We Need to Reinvent Communication with Employees


Zoomed to death. The expression, which gained strength a few months ago, is a metaphor for the fatigue associated with excessive online meetings, especially with the use of video. In addition to Zoom, platforms like Teams, Google Meet, Workplace, Hangouts, and WhatsApp have been used to exhaustion (literally) since the beginning of the pandemic to connect confined employees at home with their companies and with each other.

The numbers are frightening. According to the UC Today portal, throughout 2020 there were an average of 11 million virtual meetings per day in the US alone, and each person participated on average 62 meetings per month – half considered to be unproductive.

This statistic includes employee engagement activities. After a first wave of enthusiasm for online activities, from psychological support groups to happy hours, through cooking and stretching sessions, companies noticed an empty audience. And it is increasingly difficult to arouse people’s interest, keep the culture alive, and provide relevant interactions, which do not fall into the common grave of lives “that no one can take anymore.”

There is no ready-made solution to this issue, but the answer may lie in familiar terrain. However, it is generally applied to another audience profile: community marketing. Born with the first groups formed organically on Facebook to discuss brands, community marketing promotes creative spaces for the connection between consumers with common interests. Moreover, it allows the company to be part of the dialogue, identifying latent needs and problems in the process that can be quickly addressed.

Transferring the concept to employee engagement, however, may not be so simple. To begin, it is important to understand and accept a fundamental paradigm shift: in this model, the company ceases to occupy the role of protagonist of internal communication and becomes the moderator of a network of dialogues that include institutional messages but are not limited to them.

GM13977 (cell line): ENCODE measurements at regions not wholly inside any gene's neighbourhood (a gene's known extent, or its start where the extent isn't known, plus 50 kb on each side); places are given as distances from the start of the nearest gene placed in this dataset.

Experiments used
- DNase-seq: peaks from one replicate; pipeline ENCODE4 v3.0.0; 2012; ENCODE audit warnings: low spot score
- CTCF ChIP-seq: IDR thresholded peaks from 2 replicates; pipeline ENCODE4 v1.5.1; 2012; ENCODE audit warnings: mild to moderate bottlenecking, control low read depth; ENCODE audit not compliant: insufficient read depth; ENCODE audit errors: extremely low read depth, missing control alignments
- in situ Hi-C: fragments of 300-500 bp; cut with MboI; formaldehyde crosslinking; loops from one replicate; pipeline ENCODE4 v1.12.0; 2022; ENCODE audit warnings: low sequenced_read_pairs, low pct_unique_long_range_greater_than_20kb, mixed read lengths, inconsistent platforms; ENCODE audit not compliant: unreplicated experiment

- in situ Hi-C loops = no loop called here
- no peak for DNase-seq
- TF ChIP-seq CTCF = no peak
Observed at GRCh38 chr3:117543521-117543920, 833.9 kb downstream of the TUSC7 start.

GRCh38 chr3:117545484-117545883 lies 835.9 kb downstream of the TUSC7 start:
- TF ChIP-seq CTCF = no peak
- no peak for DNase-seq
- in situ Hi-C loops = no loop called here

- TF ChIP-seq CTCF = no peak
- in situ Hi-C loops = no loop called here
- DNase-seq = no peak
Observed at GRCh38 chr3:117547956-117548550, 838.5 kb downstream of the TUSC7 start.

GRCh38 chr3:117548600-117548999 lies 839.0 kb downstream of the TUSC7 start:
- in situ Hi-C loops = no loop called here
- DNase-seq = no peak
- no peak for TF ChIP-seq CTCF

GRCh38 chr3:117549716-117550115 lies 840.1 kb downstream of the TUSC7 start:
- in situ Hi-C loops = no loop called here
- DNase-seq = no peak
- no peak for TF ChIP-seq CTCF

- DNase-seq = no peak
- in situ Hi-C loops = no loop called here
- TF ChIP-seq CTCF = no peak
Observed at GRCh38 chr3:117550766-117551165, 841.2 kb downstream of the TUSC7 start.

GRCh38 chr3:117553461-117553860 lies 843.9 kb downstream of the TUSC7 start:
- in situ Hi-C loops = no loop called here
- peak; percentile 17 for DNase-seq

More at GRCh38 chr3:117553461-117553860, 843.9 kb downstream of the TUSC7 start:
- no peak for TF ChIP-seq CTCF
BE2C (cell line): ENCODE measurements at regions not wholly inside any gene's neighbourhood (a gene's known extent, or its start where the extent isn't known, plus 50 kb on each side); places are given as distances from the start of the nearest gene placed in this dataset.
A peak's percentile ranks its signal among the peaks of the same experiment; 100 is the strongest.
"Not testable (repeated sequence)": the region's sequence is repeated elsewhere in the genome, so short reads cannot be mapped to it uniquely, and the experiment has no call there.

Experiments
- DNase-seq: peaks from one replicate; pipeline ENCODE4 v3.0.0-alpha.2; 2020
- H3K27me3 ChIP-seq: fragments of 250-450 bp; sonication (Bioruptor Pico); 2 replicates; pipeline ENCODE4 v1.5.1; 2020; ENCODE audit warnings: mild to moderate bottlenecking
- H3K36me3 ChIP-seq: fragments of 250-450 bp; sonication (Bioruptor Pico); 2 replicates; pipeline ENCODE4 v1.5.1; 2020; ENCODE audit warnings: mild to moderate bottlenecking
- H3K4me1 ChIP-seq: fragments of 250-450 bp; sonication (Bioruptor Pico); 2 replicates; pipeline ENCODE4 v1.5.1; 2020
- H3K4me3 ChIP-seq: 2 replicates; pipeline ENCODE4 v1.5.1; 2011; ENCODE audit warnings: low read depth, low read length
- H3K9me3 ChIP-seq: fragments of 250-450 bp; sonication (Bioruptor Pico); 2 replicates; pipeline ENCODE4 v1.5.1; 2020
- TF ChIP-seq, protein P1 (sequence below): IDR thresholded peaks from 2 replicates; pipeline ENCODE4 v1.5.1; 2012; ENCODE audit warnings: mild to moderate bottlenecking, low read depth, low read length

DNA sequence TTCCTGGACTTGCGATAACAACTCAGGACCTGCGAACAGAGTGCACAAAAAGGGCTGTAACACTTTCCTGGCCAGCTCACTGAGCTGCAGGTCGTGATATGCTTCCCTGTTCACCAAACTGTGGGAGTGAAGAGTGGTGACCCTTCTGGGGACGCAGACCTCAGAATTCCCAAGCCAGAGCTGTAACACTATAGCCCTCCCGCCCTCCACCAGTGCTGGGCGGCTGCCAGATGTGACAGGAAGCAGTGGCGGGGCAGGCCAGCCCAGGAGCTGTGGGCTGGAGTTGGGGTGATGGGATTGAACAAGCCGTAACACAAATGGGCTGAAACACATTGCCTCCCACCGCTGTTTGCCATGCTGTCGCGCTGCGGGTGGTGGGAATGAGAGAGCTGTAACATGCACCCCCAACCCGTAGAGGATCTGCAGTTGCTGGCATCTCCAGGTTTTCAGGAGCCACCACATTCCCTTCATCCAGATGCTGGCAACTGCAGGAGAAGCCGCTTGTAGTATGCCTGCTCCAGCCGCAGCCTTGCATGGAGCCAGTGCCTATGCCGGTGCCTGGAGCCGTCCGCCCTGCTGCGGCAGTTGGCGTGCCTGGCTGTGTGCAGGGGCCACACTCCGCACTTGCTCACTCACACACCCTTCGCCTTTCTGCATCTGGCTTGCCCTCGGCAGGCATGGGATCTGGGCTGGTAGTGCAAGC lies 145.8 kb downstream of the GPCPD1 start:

There are advantages that compensate for adapting to this new role. The conversations based on common interests that emerge from the employee community manages to imitate, to some extent, the fertile environment of exchanges between colleagues that happens naturally in the office and that has been lost in isolation. Contrary to popular belief, corporate culture is not limited to its values ​​and operation style defined from the beginning, but is the result of the daily interpretation of these elements by the group of employees. Without this exchange, the culture dissolves.

In addition, by observing and participating in the conversations, the company can detect expectations and needs of the internal public that can be worked on and resolved with the participation of all.

It is important to note that the proposal here is not to abandon traditional internal communication formats. The idea is to add to these formats another network layer with less curation and more exchanges to improve the employee’s experience. It never hurts to remember that we are not in the home office. What we are experiencing is forced isolation that requires an urgent rescue of our connections with the world.

Patricia Ávila, Managing Director, JeffreyGroup Brazil